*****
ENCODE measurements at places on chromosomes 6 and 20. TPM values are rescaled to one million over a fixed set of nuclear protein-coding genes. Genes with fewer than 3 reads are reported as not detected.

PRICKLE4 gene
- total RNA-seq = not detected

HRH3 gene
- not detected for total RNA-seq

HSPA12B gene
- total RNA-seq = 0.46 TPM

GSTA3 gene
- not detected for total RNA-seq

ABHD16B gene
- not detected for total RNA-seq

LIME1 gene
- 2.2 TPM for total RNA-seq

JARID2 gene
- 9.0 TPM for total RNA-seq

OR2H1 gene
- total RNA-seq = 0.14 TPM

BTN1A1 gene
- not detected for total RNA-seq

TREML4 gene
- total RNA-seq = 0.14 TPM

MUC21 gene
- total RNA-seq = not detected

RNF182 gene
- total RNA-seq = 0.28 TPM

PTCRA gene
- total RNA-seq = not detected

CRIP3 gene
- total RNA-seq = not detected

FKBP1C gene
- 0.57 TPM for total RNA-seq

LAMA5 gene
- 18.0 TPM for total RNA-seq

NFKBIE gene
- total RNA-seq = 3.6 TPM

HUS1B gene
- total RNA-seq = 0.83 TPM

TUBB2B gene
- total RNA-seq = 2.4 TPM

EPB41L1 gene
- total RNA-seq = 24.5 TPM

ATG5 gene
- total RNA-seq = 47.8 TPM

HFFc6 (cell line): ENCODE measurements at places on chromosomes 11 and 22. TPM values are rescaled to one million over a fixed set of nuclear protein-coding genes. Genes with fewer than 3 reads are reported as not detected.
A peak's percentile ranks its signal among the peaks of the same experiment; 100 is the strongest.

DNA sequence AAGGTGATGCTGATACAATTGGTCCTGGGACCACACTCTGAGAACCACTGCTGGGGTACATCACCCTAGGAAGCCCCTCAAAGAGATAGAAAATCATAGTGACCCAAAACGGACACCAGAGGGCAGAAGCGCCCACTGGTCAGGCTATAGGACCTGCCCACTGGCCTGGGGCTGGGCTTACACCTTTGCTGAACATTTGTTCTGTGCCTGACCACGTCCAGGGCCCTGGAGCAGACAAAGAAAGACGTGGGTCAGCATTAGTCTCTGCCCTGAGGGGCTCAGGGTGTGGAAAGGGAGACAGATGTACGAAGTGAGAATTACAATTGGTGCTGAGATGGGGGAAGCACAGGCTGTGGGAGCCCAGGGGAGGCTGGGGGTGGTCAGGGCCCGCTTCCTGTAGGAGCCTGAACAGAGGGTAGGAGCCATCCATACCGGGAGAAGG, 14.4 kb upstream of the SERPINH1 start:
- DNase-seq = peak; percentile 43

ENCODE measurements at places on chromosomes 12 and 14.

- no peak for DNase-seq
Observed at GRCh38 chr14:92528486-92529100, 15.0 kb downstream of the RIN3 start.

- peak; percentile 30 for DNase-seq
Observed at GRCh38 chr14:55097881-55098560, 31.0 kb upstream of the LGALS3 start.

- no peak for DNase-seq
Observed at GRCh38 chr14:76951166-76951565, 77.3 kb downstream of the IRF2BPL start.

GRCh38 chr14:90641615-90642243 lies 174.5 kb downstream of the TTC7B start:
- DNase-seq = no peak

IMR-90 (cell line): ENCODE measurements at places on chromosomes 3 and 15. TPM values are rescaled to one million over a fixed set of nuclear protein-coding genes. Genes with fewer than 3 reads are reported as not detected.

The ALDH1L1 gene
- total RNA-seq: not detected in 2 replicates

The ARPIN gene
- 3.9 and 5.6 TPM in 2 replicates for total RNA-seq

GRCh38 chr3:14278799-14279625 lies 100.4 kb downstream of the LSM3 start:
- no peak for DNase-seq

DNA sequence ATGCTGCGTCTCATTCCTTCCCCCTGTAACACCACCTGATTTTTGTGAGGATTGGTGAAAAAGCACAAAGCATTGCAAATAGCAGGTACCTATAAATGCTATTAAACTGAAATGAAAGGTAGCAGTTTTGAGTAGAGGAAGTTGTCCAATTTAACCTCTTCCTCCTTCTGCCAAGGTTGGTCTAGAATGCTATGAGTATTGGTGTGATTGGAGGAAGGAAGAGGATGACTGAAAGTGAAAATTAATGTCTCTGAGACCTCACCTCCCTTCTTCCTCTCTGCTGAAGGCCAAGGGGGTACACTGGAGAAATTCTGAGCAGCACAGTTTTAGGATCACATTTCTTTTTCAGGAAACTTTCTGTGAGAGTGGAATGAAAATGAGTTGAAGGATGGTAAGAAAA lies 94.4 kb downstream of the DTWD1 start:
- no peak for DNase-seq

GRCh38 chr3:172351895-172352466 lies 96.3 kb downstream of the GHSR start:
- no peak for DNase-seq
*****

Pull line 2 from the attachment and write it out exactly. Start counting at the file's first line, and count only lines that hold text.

PRICKLE4 gene